On one aspect of the Washington Establishment, there is universal agreement. Everyone loves the cherry blossoms. Annually, the trees burst in various shades of pink around the Tidal Basin at West Potomac Park. Day-tripping Pennsylvania senior citizens, members of local African-American churches driving down after Easter service, veterans wandering over from the war memorials, schoolkids in uniforms, German tourists, smoking teenage punks cutting class, people in automated wheelchairs, Daughters of the American Revolution in town for their annual convention, government electricians on lunch break, families illegally parking SUVs and running out for one picture: on any given day, all identities off humanity come together to walk beside one another, sharing a sense of hope renewed by the annual bursting of the blossoms.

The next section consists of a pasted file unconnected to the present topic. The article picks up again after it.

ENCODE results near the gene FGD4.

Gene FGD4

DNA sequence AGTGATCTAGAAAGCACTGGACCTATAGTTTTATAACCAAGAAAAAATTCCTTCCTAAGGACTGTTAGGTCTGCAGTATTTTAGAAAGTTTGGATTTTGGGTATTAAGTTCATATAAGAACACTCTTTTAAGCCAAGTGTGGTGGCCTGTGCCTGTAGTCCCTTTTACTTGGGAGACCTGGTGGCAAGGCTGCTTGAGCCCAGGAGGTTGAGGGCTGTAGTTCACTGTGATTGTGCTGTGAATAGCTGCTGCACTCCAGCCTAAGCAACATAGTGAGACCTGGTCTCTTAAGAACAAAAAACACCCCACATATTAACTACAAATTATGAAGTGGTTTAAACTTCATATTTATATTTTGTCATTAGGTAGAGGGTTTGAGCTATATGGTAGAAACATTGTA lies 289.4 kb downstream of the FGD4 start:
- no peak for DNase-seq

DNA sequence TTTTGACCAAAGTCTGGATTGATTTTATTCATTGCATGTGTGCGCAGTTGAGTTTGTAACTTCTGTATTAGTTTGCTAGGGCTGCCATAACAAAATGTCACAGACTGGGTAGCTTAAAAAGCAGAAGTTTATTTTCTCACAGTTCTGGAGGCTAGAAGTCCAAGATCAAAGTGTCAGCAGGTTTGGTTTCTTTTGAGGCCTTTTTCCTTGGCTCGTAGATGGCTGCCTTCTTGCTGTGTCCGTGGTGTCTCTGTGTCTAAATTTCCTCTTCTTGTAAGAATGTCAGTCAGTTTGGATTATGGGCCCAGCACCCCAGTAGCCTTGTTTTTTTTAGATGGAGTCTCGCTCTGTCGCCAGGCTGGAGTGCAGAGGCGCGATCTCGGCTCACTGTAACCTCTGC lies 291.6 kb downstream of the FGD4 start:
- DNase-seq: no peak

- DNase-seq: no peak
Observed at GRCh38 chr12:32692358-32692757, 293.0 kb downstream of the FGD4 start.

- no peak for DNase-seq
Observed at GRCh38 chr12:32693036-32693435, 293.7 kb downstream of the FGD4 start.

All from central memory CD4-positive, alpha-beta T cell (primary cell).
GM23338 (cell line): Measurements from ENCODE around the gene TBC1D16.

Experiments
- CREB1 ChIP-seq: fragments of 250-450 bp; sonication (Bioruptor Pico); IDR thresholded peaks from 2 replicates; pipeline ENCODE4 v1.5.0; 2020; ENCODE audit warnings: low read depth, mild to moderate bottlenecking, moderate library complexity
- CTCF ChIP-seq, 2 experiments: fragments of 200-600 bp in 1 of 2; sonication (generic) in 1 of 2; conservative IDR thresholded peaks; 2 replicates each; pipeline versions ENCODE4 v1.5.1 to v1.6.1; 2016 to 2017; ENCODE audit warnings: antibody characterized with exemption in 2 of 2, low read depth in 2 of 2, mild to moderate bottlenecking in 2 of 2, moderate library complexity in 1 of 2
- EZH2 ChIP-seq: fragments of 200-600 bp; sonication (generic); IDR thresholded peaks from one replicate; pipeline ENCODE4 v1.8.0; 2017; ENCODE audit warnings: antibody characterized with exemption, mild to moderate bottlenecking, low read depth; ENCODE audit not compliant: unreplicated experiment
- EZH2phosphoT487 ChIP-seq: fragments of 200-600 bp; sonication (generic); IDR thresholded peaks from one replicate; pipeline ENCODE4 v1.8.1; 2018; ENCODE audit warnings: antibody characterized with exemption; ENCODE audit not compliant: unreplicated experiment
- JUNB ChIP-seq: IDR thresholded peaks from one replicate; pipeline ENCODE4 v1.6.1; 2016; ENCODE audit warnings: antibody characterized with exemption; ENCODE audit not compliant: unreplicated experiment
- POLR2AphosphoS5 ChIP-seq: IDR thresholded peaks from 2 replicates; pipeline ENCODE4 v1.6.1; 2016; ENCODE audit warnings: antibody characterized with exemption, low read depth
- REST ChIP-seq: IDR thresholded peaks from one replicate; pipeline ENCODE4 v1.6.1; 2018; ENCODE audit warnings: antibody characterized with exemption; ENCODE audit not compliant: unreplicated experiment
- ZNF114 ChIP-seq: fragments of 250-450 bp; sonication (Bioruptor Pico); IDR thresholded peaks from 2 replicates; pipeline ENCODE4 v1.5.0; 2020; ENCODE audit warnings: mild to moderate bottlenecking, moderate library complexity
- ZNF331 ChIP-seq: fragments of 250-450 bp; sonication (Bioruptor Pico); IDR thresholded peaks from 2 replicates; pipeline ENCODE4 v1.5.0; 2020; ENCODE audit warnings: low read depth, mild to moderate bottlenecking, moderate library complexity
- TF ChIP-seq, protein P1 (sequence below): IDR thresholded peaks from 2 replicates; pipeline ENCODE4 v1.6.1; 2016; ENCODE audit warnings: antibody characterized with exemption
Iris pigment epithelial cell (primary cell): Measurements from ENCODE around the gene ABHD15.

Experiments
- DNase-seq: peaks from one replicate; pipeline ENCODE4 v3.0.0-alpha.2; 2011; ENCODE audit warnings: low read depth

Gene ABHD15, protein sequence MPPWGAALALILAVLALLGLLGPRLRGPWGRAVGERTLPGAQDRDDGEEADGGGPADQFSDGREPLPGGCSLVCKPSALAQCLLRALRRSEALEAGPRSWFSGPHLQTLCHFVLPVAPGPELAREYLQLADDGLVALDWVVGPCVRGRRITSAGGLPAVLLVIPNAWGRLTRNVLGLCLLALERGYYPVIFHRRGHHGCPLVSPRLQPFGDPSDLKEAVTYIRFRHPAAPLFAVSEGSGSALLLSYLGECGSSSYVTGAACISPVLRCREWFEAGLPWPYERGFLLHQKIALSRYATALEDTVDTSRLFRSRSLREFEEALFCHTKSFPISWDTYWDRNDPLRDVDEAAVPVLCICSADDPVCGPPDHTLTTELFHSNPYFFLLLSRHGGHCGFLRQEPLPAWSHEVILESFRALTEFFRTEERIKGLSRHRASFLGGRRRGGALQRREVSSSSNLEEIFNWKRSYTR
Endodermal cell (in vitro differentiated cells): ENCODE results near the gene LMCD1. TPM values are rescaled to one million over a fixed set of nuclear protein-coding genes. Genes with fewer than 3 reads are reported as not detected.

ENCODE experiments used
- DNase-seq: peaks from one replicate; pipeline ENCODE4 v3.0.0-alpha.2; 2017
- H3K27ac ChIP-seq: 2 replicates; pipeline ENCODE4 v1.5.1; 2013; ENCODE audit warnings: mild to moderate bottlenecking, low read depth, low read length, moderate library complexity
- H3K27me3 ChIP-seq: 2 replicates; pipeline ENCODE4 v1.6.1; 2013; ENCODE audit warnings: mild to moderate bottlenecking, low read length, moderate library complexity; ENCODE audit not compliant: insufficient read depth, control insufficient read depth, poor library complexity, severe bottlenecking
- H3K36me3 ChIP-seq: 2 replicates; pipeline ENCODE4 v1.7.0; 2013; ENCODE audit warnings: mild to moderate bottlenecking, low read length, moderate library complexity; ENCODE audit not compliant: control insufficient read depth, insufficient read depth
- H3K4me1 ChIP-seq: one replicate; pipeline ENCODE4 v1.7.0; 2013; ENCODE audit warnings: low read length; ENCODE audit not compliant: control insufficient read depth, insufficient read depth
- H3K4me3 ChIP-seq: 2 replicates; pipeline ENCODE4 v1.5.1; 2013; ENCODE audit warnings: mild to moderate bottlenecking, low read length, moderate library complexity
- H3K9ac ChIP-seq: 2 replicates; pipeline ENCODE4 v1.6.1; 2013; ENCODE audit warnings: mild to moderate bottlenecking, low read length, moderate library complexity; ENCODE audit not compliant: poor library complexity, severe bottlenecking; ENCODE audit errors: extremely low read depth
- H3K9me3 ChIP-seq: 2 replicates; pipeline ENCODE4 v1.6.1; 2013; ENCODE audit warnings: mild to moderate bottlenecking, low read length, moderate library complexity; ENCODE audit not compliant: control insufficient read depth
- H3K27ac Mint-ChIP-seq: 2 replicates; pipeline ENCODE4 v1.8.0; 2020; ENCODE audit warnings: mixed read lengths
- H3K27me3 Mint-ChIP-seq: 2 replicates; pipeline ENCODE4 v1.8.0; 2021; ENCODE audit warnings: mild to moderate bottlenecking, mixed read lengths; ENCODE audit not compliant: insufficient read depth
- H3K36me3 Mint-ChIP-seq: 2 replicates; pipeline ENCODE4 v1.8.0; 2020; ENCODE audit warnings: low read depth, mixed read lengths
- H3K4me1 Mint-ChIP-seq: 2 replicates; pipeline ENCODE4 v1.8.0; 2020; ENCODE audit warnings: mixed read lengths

That was exactly what Helen “Nellie” Taft envisioned when she created this park just six weeks upon becoming First Lady on March 4, 1909. The truth about what motivated her, however, is never discussed, perhaps because it has nothing to do with cherry blossoms.
In fact, she specifically intended to create a focal point in the capital illustrating the idea of democracy through a tangible experience that could be simultaneously shared by every type of individual without regard to race or class. Not through cherry blossoms, but music. And it was inspired by her witnessing just such a daily gathering among a mixed-race society across the globe from Washington.